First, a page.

FEINSWOG: Tigers turn turnovers into triumph

Take a deep breath and chant the mantra: "Tiger Turnover."

Yet the same football team that couldn't stop Arizona State from picking it apart like a Thanksgiving turkey and the same team that wilted like warm lettuce against a weak-armed QB from Tennessee, is now the same team that boasts as good a defense as there is in the land and stands poised to make a run at the Southeastern Conference championship.


"The game plan was to come in and get after them. Let them know we were here for business and not here to play around," said LSU linebacker Ali Highsmith, who had two of LSU's four sacks of beleaguered Florida quarterback Chris Leak.


On an absolutely beautiful setting in Tiger Stadium, with the sun shining, the temperature listed at 82, with a nice breeze and kickoff during the daytime when all football games should be played, LSU's defense simply manhandled Florida all game long.


LSU won 21-17, but Florida's second-quarter touchdown, third-quarter field goal and third-quarter TD all followed Tiger turnovers.


As a side note, it's likely you already have that phrase committed to memory: "Tiger Turnover."

Take away those "Tiger Turnovers" and LSU pitches a shutout and probably wins 42-0.


As Florida made a last-possession effort, the LSU defense wasn’t making a final stand, but another assault.


"They told us on the sidelines, the last few minutes of the game, ‘Go get ‘em.' We were all smiling," LSU defensive lineman Chase Pittman said after, still smiling. "We like that. It's fun."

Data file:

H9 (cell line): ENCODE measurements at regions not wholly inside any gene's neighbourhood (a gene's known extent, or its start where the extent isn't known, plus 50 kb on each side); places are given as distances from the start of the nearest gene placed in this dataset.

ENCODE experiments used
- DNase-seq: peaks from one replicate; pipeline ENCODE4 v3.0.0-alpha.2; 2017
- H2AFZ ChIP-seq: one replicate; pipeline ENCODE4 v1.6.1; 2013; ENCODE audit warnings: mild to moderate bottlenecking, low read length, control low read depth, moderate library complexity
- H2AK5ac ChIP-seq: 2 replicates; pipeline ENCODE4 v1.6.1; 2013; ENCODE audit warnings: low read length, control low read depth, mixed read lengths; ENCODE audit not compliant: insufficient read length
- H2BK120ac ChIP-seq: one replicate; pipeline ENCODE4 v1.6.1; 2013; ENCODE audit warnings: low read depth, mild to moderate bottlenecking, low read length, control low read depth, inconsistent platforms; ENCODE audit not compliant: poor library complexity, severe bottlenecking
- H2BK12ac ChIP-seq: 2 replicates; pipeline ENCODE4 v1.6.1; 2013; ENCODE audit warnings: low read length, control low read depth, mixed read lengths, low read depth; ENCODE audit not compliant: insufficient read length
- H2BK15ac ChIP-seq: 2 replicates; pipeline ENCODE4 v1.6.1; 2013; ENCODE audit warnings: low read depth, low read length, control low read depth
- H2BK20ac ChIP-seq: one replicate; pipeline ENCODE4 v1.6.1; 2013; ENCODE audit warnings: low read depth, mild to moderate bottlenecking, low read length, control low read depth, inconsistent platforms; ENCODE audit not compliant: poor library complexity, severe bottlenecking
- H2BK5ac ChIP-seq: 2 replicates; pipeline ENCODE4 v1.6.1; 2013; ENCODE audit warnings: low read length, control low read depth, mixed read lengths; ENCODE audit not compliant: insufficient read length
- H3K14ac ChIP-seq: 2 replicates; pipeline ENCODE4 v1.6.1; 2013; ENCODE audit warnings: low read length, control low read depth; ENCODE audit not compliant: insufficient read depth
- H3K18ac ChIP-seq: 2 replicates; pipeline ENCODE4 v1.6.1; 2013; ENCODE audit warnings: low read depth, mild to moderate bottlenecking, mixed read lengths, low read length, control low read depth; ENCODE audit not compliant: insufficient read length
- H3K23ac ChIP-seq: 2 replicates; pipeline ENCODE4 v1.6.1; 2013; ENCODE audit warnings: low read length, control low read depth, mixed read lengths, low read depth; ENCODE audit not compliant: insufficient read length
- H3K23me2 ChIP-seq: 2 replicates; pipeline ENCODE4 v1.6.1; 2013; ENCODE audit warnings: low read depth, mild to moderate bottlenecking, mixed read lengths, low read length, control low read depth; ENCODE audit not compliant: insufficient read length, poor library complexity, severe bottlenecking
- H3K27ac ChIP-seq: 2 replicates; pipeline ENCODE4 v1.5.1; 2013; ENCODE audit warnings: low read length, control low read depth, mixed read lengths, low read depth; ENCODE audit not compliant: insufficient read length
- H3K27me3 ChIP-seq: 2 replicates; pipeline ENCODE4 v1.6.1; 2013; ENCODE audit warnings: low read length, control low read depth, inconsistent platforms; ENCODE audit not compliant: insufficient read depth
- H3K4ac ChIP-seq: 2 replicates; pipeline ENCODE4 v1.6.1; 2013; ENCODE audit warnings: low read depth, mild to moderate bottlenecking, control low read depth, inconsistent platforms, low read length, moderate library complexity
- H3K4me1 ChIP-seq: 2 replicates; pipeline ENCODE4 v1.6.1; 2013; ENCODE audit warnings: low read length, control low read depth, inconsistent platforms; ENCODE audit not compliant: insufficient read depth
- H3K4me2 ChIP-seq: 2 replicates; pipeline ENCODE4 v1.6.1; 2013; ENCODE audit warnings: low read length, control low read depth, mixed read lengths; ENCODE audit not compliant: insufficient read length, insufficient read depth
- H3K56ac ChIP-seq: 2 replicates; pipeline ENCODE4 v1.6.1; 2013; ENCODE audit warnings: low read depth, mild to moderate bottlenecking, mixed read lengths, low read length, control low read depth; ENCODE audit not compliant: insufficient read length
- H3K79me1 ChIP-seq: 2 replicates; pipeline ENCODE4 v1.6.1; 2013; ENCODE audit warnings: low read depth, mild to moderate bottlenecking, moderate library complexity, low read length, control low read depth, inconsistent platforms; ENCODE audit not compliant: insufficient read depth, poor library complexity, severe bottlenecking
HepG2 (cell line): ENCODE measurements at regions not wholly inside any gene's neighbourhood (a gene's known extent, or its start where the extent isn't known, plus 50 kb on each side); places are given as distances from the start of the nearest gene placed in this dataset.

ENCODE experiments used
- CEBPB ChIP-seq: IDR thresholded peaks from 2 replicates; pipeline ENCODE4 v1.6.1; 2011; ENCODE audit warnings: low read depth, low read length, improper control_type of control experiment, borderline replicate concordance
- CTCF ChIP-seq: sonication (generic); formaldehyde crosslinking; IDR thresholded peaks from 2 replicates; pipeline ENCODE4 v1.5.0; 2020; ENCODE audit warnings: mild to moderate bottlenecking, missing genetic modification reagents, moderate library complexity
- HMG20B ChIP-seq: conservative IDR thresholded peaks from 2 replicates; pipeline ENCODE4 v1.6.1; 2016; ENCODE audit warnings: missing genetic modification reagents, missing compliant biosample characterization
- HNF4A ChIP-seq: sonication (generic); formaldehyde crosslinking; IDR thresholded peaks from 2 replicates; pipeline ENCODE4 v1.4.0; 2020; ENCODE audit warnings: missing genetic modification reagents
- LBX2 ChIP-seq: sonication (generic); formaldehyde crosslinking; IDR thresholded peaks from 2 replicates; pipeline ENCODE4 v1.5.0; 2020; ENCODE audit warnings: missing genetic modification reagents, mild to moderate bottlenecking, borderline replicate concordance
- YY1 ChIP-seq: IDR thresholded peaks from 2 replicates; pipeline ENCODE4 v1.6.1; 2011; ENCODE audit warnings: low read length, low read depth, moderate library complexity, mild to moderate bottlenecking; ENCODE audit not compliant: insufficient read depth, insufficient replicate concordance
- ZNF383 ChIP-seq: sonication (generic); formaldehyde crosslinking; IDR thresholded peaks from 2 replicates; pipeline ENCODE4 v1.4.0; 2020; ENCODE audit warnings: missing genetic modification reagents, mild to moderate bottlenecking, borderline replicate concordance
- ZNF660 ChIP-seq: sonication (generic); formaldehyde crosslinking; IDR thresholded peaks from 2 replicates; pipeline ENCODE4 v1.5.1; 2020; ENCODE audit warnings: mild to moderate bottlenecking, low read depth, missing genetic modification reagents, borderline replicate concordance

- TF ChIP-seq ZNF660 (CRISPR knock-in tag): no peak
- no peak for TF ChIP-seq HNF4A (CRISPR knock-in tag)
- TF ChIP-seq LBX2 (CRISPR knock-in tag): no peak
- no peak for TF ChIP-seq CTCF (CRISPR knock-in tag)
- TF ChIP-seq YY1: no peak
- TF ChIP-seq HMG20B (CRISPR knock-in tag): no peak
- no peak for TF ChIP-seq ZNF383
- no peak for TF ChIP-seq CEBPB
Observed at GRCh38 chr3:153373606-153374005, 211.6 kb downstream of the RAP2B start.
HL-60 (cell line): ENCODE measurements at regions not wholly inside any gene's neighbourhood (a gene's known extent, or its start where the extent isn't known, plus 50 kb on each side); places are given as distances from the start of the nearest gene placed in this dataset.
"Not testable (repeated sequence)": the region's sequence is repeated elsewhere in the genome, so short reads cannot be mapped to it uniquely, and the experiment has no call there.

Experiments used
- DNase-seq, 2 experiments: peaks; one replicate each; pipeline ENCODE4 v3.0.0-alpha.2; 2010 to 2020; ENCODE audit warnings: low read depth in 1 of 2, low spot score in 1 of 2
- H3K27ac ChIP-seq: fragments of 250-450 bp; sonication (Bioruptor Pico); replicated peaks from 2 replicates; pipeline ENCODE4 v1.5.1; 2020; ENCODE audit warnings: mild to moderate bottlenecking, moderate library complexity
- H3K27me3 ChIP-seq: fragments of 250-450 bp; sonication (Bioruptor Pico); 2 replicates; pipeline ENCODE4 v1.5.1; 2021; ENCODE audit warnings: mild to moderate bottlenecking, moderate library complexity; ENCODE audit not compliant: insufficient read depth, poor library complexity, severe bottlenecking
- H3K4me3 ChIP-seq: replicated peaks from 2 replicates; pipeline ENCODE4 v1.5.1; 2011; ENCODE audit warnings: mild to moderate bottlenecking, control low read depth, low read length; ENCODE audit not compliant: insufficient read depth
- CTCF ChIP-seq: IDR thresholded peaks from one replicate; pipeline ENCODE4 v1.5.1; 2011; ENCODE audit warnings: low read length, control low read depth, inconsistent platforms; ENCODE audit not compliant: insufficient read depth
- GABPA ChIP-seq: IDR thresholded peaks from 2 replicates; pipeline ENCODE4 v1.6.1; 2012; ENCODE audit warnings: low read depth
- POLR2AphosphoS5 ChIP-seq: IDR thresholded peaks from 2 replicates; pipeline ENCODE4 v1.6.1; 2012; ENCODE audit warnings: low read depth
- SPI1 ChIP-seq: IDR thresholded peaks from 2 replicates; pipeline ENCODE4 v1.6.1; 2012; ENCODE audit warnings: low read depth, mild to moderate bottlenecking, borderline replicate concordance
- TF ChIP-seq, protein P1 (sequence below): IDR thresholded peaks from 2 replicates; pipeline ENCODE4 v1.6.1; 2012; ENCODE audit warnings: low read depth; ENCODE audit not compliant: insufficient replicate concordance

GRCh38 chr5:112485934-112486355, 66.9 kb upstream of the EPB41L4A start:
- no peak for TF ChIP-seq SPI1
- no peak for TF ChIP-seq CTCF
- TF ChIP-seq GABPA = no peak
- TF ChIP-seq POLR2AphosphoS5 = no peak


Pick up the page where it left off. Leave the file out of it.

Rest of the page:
Fun for those guys is getting to the quarterback, something they did plenty Saturday. Leak was not only sacked four times, but he spent most of the game running for his life, getting banged around like a rag doll. He passed for a paltry 107 yards.


Highsmith gave credit to the line.


"The defensive line, if they do their job and we just sit back and let them do what they gotta do, everything comes clear for us," Highsmith said.


"Putting pressure on Chris Leak, that's the main thing we had to do. We knew if we rattled him, everything was going to be all right."


Kyle Williams just smiles when you ask him about being able to just tee off on the offense. His stats showed a quarterback hit.


"We felt like their defense did a good job causing the turnovers for them and putting them in some really good field position," Williams said.


"But there towards the end of the game we knew that if we didn't turn it over and they were back on their 20 or 30 yard line, we didn't feel like they could score on us," Williams said.


"We didn't feel like they could move the ball the length of the field on us."


Good ol' timey football for LSU, if you discount 11 "yes, 11 penalties" and five, yes five, "Tiger Turnovers."


But it boasted a fierce defense that was dominant and a running back, Joseph Addai, who carried, the load, running 32 times for 156 yards.


"The defense played really good," Addai said. "They've been playing good since the second game of the season and that's been helping us out at the same time."


You can't talk about the Tigers' effort without a mention of punter Chris Jackson, who is flat-out nailing the ball. If LSU needs distance, he blasts it. If LSU needs to down the ball inside the 20, he's right on.


LSU head coach Les Miles wondered if there's a better punter in the country. At this point likely not.

And you know the best part about Jackson right now?


He hasn't committed any of those 15 "Tiger Turnovers" this season.




Lee Feinswog is the author of "Tales From The LSU Sidelines," a Baton Rouge sportswriter and host of the television show Sports Monday. Reach him at (225) 926-3256 or lee@sportsbatonrouge.com.

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